The title of this post comes from a quote of Justice Anthony Kennedy, writing in the case of Obergefell v. Hodges, in which the Supreme Court of the United States (affectionately known as SCOTUS) made same-sex marriage legal in all 50 states last year.
As Bill Chappell reported for NPR at the time, Justice Kennedy wrote, “They ask for equal dignity in the eyes of the law. The Constitution grants them that right.”
When such a case comes before SCOTUS, it has potential to effect sweeping change, as this one did. Prior to the ruling, states were free to decide on their own. That’s what happened in the early 1970s, when Maryland became the first state to affirmatively ban same-sex marriage.
Fast forward to 2013.
That is when Jim Obergefell, who ultimately became the lead plaintiff in Obergefell v. Hodges, sued our state of Ohio because it would not recognize his marriage to John Arthur.
SCOTUS ruled in 2015 and the rest is history for LGBT rights. Or is it?
The “bathroom law” is a lesson in federalism.
Federalism in the U.S., in general, refers to the power structure between the states and the federal government. “Federalists” tend to believe that individual States should “think for themselves,” so to speak, and reserve only a handful of powers to the federal government. Thus, states are laboratories of democracy.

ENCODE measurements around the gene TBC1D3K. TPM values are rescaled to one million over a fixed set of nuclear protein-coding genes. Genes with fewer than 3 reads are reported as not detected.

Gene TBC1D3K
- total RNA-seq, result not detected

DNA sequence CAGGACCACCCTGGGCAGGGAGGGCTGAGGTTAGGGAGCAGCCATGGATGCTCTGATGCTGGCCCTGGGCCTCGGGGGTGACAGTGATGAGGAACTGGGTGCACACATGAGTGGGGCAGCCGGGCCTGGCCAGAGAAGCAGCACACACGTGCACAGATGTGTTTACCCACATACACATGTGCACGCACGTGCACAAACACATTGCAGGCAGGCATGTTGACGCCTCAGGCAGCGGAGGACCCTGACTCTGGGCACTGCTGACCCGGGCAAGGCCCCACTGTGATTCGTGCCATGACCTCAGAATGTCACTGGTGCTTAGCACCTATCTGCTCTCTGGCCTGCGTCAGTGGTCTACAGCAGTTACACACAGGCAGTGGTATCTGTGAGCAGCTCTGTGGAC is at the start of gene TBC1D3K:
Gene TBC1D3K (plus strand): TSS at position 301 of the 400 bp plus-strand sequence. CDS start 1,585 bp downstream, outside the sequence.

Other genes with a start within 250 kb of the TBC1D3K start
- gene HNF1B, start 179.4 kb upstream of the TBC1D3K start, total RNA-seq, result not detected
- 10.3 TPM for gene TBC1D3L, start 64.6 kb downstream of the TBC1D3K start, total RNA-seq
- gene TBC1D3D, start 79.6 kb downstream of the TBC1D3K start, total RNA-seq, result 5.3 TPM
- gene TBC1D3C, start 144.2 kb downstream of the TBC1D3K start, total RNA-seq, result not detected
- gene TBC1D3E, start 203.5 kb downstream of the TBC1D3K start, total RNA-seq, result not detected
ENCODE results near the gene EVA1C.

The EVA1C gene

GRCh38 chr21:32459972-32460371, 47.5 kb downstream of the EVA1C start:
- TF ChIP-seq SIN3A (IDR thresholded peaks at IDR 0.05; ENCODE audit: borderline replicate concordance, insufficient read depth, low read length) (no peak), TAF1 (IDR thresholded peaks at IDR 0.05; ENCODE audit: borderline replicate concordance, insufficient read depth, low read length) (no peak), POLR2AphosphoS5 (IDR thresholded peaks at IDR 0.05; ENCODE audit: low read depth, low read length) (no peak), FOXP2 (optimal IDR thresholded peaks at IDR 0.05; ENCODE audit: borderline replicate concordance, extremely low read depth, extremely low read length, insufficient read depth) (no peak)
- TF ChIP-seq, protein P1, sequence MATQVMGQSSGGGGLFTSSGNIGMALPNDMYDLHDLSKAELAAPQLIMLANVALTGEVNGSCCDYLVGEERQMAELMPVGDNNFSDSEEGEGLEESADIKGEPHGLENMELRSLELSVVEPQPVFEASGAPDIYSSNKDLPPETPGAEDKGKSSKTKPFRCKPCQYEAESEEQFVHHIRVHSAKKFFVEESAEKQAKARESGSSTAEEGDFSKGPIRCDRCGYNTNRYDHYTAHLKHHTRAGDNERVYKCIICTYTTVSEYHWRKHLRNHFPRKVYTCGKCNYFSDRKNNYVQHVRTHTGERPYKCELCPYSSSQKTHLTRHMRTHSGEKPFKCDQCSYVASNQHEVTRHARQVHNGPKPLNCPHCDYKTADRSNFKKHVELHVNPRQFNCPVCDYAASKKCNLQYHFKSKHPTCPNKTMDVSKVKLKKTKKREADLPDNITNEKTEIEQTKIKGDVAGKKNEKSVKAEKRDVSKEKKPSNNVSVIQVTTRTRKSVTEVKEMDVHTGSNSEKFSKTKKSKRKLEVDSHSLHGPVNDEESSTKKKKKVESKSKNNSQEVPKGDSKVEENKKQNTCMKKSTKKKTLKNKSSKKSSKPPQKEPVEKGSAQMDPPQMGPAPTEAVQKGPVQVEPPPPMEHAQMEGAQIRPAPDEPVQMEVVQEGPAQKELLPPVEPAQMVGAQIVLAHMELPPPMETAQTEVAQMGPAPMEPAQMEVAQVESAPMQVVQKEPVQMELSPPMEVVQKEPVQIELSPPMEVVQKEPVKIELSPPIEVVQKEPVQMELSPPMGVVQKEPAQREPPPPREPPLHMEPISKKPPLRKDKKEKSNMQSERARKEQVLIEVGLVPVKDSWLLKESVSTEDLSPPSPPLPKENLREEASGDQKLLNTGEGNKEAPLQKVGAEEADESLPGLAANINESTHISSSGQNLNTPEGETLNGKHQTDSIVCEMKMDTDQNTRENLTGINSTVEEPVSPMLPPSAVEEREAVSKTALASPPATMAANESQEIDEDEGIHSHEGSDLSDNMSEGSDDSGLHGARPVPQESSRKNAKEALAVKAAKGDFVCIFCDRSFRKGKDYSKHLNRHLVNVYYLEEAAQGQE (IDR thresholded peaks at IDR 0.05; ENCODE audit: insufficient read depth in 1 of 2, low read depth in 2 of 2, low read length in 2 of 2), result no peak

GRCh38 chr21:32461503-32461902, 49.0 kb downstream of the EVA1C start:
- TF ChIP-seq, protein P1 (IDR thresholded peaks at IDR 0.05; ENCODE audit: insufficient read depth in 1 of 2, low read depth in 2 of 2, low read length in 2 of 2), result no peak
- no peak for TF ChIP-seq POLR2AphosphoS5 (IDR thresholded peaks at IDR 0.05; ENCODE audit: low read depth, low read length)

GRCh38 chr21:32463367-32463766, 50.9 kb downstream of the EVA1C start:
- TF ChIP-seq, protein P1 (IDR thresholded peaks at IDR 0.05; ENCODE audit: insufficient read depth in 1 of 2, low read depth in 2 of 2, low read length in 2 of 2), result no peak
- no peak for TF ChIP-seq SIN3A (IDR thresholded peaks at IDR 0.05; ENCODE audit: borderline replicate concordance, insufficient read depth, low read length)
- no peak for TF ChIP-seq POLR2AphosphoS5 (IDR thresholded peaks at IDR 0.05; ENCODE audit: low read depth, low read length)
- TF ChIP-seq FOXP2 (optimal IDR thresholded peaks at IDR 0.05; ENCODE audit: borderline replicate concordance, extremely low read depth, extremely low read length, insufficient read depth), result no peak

You see this concept play out in a wide variety of scenarios, from the legalization of recreational marijuana in Washington and Colorado, to North Carolina’s transgender law (known colloquially as a “bathroom law”). This law prohibits transgendered individuals from using the “wrong” public restroom in state schools and government agencies.
Not only is the nature of injustice that we may not always see it in our own times, as Justice Kennedy wrote in his landmark ruling on same-sex marriage, but the nature of democracy itself (and federalism as described above) practically ensures it.
It’s up to all of us to rise to the challenge.
Amy M. Levine & Associates has a long history of advocating for same-sex couples in family law, from marriage and divorce to adoption and estate planning. Same-sex marriage was once unthinkable in this country. But times change. If you face a family law or other legal challenge, call 614-360-2942.